My sophomore year of college, I came across a fellow CDL alum, Chime Asonye, who was absolutely determined to bring policy debate to UIUC but needed a partner in crime. I jumped on board and we spent the next two years seizing every opportunity to meet with UIUC administrators and other influential people in an attempt to gain school funding all the while starting the team as a student organization. The summer of 2006, the Illinois Policy Debate team became UIUC’s official policy debate team and was financially supported by its Honors House and Institute of Government and Public Affairs. That team is still in existence today, albeit less active.

After graduating from U of Illinois with a degree in accountancy, I decided to delay my law school aspirations in an attempt to start a high school debate league in Champaign County. One of my observations during my time at UIUC was that the college population was disconnected from the impoverished communities that surrounded it. Given how much debate shaped who I was, I thought Champaign posed a great opportunity for me to share the benefit of competitive academic debate with a community that could really use it. Unfortunately, the economy took a turn for the worst and it became more difficult to keep schools on board when they were facing substantial budget cuts.

A year after my graduation, I decided to return to Chicago and jump back on the law school track. Fortunately, the Chicago Debate Commission was looking for someone with accounting experience to fill an office manager position and chose me as the person to fill that role. My experience working with the Chicago Debate Commission has been nothing short of great. Under the guidance of Dick Sullivan, Les Lynn, and David Song, I have advanced substantially in my professional career and learned a lot about what it takes to run an organization like the Chicago Debate League.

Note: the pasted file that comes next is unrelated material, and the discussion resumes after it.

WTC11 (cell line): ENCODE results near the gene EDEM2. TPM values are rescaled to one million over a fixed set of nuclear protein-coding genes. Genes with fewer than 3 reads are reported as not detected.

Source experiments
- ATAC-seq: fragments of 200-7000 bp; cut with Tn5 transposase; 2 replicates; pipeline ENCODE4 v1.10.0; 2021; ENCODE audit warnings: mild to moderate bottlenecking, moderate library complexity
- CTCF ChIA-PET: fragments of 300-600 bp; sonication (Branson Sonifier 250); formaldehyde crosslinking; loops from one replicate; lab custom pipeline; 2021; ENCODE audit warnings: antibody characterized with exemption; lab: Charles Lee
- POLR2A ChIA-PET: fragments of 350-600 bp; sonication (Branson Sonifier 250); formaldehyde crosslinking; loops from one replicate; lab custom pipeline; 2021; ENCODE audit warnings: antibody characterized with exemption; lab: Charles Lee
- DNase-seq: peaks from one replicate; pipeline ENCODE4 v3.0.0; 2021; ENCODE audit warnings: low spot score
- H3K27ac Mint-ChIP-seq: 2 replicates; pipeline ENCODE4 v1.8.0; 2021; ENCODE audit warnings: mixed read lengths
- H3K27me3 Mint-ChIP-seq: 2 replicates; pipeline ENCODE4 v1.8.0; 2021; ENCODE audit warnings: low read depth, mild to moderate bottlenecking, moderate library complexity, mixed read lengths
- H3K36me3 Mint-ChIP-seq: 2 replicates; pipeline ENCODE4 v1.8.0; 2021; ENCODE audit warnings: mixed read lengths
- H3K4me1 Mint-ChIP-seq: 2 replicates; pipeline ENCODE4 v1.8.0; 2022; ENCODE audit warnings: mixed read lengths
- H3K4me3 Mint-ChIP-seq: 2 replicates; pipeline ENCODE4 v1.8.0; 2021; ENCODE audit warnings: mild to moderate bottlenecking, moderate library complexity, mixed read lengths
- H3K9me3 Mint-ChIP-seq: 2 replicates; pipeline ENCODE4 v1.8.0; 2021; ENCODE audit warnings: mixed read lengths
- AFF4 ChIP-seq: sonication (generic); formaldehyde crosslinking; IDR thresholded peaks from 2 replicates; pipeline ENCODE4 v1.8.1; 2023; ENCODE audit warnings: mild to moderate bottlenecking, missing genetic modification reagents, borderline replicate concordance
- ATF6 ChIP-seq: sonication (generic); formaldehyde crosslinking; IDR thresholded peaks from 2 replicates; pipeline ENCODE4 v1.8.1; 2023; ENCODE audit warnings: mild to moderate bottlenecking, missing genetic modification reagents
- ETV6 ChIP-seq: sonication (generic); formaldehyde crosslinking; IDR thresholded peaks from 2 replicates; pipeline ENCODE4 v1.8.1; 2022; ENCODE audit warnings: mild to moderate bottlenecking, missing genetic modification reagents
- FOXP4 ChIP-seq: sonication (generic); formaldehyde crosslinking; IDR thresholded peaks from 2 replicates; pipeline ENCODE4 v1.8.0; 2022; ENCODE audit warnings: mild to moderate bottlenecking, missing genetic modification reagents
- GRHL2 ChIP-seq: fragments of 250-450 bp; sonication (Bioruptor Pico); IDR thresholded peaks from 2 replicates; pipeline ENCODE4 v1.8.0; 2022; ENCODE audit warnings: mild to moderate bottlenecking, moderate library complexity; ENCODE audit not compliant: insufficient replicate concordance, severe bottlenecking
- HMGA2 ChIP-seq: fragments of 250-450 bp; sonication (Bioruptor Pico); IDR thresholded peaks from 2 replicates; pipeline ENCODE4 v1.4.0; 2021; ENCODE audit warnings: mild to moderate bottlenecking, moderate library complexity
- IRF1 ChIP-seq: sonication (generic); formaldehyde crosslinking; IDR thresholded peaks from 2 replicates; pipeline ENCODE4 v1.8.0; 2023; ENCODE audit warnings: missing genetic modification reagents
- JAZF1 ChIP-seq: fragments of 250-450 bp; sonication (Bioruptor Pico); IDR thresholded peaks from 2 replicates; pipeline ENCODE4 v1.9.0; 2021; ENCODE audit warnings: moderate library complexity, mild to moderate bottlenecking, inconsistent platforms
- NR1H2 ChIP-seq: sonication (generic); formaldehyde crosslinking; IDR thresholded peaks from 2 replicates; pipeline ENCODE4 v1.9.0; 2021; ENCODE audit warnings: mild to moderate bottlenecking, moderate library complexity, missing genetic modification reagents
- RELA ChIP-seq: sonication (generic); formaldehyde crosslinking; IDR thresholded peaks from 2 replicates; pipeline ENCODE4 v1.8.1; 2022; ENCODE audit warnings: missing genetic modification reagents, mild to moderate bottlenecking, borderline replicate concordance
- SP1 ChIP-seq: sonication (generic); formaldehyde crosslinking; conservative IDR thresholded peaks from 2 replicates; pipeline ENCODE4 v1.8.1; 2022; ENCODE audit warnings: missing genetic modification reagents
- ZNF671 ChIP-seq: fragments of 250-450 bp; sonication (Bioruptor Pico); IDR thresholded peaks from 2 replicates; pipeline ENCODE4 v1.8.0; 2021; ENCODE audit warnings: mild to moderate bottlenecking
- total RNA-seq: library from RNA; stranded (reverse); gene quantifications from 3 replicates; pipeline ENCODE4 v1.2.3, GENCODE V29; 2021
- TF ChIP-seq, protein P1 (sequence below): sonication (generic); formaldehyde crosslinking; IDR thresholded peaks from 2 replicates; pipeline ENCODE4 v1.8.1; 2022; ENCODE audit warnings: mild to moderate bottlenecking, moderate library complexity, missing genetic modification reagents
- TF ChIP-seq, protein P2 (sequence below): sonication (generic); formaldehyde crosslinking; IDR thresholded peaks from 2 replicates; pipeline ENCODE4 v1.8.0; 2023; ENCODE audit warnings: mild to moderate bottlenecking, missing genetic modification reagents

In addition, the schedule flexibility of the CDC has afforded me the opportunity to work directly with numerous debate programs as a coach. It has been quite interesting to wear the other shoe of the coach-debater relationship. I now know how frustrating it is to have members of the team bail out of tournaments. More importantly, I now know the joy of seeing kids learn and develop their own ideas on race relations, foreign policy, and other subject matters that aren’t even on the radar of their peers. This joy makes my attendance of law school next year all that much more bittersweet as I will likely be forced to step away from coaching and working for the CDC in the same capacity.

Next year, I will be attending law school at an undetermined tier one program (possibly DePaul). Prior to my recent experience in the CDL, I aspired to become a medical malpractice defense litigator. Now, I feel substantially more inclined to spend some portion of my legal career working to combat social inequalities rooted in legal precedence.

With all that said, I simply want to end with thanks to all of the CDL administrators, sponsors, debate coaches, and debaters. My life has been and will continue to be better because of you all.